— Giana Han, Ravens reporter

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These guys need a break

Once we learned that Joe Burrow had to leave the game and Lamar Jackson could play, though, that was essentially the omen that settled things, allowing the Ravens to plow through their AFC North rival for a season sweep. But, zeroing in on the health of the team, you have to be concerned. Mark Andrews went out early. Jackson was limping. Odell Beckham Jr. suffered a late shoulder injury. Patrick Queen and Roquan Smith were targeted on defense, and they looked labored and slower than usual.

With the injuries the Ravens had coming into the game, it shouldn’t be surprising that some of the edge has come off lately. The blowout win over the Seahawks feels so long ago, in one sense. The Ravens have some needed opportunities to get healthy with a long layover before their road game against the Chargers, followed immediately by a bye week. There might not be a contender that needs a break more than Baltimore.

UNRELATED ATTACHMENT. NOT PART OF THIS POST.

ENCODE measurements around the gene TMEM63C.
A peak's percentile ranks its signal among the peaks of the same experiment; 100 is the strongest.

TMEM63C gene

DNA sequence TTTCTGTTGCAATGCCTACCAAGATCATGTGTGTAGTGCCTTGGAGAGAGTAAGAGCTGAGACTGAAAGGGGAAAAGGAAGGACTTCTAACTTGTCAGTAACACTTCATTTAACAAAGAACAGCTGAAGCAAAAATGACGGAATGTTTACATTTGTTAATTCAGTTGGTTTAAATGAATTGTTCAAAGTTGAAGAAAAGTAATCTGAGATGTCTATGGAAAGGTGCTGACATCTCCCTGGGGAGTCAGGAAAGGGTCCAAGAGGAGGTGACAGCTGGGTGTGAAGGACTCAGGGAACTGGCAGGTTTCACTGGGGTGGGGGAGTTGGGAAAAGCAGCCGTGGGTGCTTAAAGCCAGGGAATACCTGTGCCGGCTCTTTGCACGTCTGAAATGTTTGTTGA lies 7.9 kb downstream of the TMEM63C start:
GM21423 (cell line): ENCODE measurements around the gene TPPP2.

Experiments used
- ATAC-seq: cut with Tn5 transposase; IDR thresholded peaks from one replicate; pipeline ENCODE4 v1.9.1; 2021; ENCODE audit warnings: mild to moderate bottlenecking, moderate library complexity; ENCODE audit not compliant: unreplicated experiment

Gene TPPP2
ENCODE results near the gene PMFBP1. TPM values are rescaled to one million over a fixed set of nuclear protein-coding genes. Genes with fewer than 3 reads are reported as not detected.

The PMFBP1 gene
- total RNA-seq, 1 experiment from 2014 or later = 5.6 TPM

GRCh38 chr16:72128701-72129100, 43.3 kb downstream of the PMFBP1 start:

— Kyle Goon, columnist

Ravens limping into the stretch run

Few things are more reliably associated with the coming of winter than the proliferation of Ravens injuries. Baltimore came into its prime-time matchup down starting offensive tackle Ronnie Stanley and cornerback Marlon Humphrey. Thursday night’s game saw Andrews go down with what appears to be a serious ankle injury and Jackson play through ankle pain of his own.

Still, the Ravens were less hampered by injury than the Bengals, who lost Joe Burrow in the second quarter. Baltimore will benefit tremendously from its bye in Week 13, but in the meantime it needs to continue to weather the storm as it did Thursday night.

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— Paul Mancano, audience engagement editor

A comfortable win that answered few big questions